16 March 2015

São California

I was speaking to a reporter a few weeks ago about Sao Paulo, Brazil. He wanted my opinion on what would happen in their developing water shortage and how policy might minimize the harm to the millions of people living there.[1]

My response to him (in short) was:
  1. It's too late to use price signals to ration water because (a) the rich will pay and get water the poor cannot afford and (b) demand has to drop a LOT faster.
  2. Physical rationing will not work if people are connected to the network, since people facing service cuts -- water delivered 6 hrs per day in each neighborhood, for example -- will just fill tubs and tanks for insurance AND pressure changes will damage the network and water quality.
  3. Which leaves us with the de-industrialized option of closing down the network and distributing water in trucks, to make sure that human rights are protected. This is extremely inefficient (so many trucks for 20 million people when there's a perfectly good piped network there), but it's the only choice when there's no way to cut off each household after they take their "fair share".[2]
So it turns out that Paulistas are already in option 2 while suffering the distribution problems of option 1, i.e., the poor feeling that the rich are getting too much water.

What will happen next? I don't know, but it's looking ugly.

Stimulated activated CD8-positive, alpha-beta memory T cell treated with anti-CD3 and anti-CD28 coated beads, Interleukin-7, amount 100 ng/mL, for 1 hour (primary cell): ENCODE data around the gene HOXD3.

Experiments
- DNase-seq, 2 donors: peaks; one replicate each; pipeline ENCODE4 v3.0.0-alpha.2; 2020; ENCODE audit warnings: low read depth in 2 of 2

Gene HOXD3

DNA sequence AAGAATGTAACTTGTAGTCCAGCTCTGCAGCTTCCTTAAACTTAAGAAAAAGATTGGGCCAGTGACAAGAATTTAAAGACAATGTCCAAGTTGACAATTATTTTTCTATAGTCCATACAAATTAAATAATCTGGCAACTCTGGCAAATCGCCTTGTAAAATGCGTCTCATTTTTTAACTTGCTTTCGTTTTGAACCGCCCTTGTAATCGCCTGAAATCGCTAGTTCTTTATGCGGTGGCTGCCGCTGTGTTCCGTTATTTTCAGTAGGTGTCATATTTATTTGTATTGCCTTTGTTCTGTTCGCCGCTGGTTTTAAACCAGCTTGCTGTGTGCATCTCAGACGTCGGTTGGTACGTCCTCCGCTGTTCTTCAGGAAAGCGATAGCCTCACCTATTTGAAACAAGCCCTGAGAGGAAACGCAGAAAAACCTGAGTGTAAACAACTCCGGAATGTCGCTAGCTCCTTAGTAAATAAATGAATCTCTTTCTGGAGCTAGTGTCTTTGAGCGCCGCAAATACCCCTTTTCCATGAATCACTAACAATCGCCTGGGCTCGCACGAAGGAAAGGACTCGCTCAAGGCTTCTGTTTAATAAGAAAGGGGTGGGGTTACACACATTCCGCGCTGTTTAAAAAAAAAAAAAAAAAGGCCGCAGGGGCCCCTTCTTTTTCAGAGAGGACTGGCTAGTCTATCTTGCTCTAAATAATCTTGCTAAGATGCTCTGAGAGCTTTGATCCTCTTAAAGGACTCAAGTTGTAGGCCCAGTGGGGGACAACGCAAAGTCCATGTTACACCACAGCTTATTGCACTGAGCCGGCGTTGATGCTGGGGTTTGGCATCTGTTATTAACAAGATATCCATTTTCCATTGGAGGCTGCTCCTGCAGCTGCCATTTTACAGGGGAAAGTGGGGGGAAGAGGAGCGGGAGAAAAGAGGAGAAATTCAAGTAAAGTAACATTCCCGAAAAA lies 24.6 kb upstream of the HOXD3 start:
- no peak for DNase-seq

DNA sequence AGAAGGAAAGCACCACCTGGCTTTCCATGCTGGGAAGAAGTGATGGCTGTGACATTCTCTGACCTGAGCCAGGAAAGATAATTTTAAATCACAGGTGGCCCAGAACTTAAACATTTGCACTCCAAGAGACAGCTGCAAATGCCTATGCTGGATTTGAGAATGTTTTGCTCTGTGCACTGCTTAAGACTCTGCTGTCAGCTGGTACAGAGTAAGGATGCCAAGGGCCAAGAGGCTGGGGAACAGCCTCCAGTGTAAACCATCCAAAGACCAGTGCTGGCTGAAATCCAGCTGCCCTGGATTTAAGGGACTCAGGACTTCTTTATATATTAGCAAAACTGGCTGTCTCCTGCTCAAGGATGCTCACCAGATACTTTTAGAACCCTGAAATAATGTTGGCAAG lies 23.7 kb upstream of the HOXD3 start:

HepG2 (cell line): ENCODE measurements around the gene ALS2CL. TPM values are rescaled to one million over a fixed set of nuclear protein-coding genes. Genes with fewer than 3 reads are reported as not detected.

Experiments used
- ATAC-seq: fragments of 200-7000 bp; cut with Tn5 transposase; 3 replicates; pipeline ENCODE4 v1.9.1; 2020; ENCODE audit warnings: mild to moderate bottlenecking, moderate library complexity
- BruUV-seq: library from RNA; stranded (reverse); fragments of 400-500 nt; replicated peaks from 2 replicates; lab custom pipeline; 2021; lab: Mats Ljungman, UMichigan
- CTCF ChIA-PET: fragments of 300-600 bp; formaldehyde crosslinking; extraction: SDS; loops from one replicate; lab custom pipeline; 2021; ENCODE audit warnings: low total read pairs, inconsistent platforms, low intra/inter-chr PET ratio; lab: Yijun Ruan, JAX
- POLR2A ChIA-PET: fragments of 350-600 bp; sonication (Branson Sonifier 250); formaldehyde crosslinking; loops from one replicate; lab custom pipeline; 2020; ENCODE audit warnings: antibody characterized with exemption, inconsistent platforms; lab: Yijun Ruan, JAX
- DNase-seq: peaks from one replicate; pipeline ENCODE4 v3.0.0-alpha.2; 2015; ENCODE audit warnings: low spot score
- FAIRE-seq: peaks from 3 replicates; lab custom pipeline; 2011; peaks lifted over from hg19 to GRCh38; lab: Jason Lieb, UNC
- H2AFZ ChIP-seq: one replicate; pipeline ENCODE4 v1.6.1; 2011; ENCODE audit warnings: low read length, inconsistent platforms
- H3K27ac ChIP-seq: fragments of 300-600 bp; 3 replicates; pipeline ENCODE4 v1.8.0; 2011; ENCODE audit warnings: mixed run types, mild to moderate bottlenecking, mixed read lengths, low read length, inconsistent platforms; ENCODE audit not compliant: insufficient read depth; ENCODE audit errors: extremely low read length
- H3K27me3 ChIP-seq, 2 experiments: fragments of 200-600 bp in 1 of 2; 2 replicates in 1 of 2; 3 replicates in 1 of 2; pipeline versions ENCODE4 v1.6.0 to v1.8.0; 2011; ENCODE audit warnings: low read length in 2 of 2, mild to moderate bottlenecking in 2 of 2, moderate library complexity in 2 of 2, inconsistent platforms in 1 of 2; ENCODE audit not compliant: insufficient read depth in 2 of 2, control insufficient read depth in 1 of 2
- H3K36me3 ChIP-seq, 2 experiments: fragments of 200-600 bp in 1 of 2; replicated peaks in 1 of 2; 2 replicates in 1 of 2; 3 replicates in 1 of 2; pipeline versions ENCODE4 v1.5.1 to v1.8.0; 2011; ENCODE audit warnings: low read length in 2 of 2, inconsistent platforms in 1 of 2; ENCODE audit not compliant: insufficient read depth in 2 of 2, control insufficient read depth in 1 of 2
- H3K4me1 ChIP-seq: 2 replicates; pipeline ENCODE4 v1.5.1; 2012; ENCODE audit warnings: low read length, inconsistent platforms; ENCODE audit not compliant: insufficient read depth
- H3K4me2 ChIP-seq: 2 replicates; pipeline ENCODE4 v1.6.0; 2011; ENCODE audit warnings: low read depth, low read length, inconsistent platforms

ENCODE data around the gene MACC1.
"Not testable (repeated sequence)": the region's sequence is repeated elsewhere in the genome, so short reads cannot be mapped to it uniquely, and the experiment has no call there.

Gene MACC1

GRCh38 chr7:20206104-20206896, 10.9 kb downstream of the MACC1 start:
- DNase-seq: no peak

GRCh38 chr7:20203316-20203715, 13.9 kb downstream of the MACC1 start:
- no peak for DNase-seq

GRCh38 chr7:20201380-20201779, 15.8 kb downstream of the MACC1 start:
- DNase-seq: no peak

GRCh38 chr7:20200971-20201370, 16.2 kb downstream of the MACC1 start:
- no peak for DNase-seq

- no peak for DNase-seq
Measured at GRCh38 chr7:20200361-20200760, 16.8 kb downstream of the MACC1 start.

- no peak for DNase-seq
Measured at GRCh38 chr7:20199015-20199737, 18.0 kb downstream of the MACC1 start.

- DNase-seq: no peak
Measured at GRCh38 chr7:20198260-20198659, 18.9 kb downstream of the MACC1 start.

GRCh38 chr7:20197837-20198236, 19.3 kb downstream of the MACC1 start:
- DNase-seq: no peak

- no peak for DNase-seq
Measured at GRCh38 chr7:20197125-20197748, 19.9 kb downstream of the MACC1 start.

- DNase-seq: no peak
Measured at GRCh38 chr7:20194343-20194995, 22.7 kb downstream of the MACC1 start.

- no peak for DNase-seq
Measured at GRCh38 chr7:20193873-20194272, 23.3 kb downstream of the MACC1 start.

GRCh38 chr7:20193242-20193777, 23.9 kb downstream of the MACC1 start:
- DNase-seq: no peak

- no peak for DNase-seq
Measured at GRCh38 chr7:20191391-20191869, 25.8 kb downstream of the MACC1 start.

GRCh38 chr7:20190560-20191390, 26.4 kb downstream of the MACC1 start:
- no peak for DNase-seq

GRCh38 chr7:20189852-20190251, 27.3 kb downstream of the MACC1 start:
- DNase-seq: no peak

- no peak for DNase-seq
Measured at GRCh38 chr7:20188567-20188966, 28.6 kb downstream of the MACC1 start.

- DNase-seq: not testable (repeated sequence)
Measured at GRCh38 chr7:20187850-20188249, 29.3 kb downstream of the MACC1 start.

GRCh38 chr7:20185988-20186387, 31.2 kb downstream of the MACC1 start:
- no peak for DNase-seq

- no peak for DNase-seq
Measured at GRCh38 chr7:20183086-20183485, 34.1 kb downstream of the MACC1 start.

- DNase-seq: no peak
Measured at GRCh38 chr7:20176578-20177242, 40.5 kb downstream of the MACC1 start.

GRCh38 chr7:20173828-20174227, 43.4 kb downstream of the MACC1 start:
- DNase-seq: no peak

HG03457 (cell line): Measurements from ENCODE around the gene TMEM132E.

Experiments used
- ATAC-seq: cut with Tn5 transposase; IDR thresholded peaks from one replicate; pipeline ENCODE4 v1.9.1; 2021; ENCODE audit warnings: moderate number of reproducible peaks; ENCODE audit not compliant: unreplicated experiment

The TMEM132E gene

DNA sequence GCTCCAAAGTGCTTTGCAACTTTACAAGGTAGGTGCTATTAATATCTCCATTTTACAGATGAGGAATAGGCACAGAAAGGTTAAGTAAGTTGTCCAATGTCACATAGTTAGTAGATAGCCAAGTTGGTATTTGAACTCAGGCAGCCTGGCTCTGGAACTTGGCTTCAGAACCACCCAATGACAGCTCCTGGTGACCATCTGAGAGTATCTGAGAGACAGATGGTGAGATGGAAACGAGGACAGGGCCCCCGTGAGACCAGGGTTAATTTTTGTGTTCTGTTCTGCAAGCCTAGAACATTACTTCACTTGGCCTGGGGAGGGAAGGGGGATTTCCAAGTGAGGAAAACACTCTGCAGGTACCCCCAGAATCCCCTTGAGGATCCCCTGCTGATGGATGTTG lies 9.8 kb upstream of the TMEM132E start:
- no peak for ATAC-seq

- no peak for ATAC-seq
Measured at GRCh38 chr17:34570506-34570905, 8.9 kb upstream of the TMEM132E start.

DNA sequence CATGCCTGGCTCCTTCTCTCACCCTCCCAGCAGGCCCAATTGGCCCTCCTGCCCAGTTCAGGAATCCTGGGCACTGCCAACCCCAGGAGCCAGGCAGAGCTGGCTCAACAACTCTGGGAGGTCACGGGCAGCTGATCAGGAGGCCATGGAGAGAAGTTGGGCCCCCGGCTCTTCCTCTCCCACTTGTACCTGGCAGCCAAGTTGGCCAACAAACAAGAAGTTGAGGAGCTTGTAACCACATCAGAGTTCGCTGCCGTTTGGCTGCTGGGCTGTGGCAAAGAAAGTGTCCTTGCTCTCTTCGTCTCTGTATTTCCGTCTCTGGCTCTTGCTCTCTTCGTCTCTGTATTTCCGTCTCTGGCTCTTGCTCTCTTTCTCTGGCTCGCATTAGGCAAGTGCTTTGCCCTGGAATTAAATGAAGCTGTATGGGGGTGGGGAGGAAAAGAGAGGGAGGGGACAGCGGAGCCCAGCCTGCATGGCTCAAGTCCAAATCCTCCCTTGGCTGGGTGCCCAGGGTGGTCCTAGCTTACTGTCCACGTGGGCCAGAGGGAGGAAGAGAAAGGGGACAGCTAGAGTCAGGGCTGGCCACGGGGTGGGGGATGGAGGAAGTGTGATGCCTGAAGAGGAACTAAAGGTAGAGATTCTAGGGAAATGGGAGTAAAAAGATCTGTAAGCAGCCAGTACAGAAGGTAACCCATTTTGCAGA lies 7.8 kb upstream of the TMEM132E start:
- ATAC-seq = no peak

"LA Follies 2014"
And that brings me to California, which is entering its fourth year of drought with dwindling, mismanaged resources.[3]

How do we know? On the supply side, Jay Famigletti (a UC Irvine professor who continues to produce massive value for Californians) has described how the State has "only one year" of water left.

On the demand side, we see a total lack of vision or action to address the REAL drivers of scarcity -- retail prices too low to notice, permissive overuse of groundwater, failing water-as-charity policies, and the blinders of a historic pretension that water rights are properly allocated (nope) in the correct volumes (NOPE).

Taken together, the excess of demand over supply and failure to address that fact means that California is heading the way of Sao Paulo, with twice the population at risk.

What will happen?
  1. I don't think that riots and protests are likely. First, there are many places with many alternatives to address scarcity. Some will cope. Some will fail. Second, California has the option of taking water from other sectors for urban use.
  2. Will farmers suffer? Perhaps, but only after the environment is sacrificed (dry streams, drained aquifers), businesses are closed, and huge sums are wasted (emergency desalination?). This is because farmers are protected by politicians and water markets are non-existent/dysfunctional.
  3. Managers and bureaucrats will keep their jobs throughout this process because they are controlling the message ("drought isn't our fault!") and they serve powerful interests (farmers and politicians), not citizens.
What would I do if I was in charge?

In the short run,
  • I'd ban outdoor irrigation in cities, everywhere in the State
  • I'd shut down wells in overdrafted basins (most of them) until wells/pumps had meters and user-allocations were set and limited. This would take "motivated" farmers less than a month
  • I'd double urban water prices to lower demand and rebate the resulting excess revenue against fixed costs (see footnote 1)
In the longer (2-3 years) run:
  • I'd get measurement of stocks and flows in sync with allocations (per Australia)
  • I'd implement water markets for bulk water
  • I'd connect utilities into larger grids for sources, storage and recycling
  • I'd limit water transfers (i.e., south of the Delta) and return water to ecosystems